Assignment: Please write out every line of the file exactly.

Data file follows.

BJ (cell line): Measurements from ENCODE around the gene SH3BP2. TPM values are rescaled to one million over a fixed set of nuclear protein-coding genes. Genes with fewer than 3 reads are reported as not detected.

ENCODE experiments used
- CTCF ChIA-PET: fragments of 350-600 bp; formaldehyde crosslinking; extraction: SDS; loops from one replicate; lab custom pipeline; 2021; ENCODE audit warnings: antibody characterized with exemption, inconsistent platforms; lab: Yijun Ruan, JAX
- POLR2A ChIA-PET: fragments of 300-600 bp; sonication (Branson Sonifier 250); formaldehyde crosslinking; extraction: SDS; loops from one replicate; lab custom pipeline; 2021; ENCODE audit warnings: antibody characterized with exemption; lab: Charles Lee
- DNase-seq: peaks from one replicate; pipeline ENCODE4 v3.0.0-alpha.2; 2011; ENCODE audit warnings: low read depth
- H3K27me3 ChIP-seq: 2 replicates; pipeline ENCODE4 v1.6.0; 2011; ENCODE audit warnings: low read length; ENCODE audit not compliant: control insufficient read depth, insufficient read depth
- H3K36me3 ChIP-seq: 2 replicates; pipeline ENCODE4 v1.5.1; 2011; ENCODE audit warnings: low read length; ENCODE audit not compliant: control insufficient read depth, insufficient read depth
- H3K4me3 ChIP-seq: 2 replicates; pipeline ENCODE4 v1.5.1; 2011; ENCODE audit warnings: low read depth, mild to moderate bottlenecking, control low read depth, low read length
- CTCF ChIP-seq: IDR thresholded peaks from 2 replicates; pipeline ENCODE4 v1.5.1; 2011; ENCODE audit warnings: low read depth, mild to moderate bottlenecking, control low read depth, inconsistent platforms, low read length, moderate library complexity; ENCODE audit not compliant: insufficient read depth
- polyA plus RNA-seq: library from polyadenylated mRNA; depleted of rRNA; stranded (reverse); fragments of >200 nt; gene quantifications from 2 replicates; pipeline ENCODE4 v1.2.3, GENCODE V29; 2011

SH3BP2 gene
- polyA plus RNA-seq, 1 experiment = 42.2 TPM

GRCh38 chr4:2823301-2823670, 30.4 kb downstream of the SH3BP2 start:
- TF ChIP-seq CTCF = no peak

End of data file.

BJ (cell line): Measurements from ENCODE around the gene SH3BP2. TPM values are rescaled to one million over a fixed set of nuclear protein-coding genes. Genes with fewer than 3 reads are reported as not detected.

ENCODE experiments used
- CTCF ChIA-PET: fragments of 350-600 bp; formaldehyde crosslinking; extraction: SDS; loops from one replicate; lab custom pipeline; 2021; ENCODE audit warnings: antibody characterized with exemption, inconsistent platforms; lab: Yijun Ruan, JAX
- POLR2A ChIA-PET: fragments of 300-600 bp; sonication (Branson Sonifier 250); formaldehyde crosslinking; extraction: SDS; loops from one replicate; lab custom pipeline; 2021; ENCODE audit warnings: antibody characterized with exemption; lab: Charles Lee
- DNase-seq: peaks from one replicate; pipeline ENCODE4 v3.0.0-alpha.2; 2011; ENCODE audit warnings: low read depth
- H3K27me3 ChIP-seq: 2 replicates; pipeline ENCODE4 v1.6.0; 2011; ENCODE audit warnings: low read length; ENCODE audit not compliant: control insufficient read depth, insufficient read depth
- H3K36me3 ChIP-seq: 2 replicates; pipeline ENCODE4 v1.5.1; 2011; ENCODE audit warnings: low read length; ENCODE audit not compliant: control insufficient read depth, insufficient read depth
- H3K4me3 ChIP-seq: 2 replicates; pipeline ENCODE4 v1.5.1; 2011; ENCODE audit warnings: low read depth, mild to moderate bottlenecking, control low read depth, low read length
- CTCF ChIP-seq: IDR thresholded peaks from 2 replicates; pipeline ENCODE4 v1.5.1; 2011; ENCODE audit warnings: low read depth, mild to moderate bottlenecking, control low read depth, inconsistent platforms, low read length, moderate library complexity; ENCODE audit not compliant: insufficient read depth
- polyA plus RNA-seq: library from polyadenylated mRNA; depleted of rRNA; stranded (reverse); fragments of >200 nt; gene quantifications from 2 replicates; pipeline ENCODE4 v1.2.3, GENCODE V29; 2011

SH3BP2 gene
- polyA plus RNA-seq, 1 experiment = 42.2 TPM

GRCh38 chr4:2823301-2823670, 30.4 kb downstream of the SH3BP2 start:
- TF ChIP-seq CTCF = no peak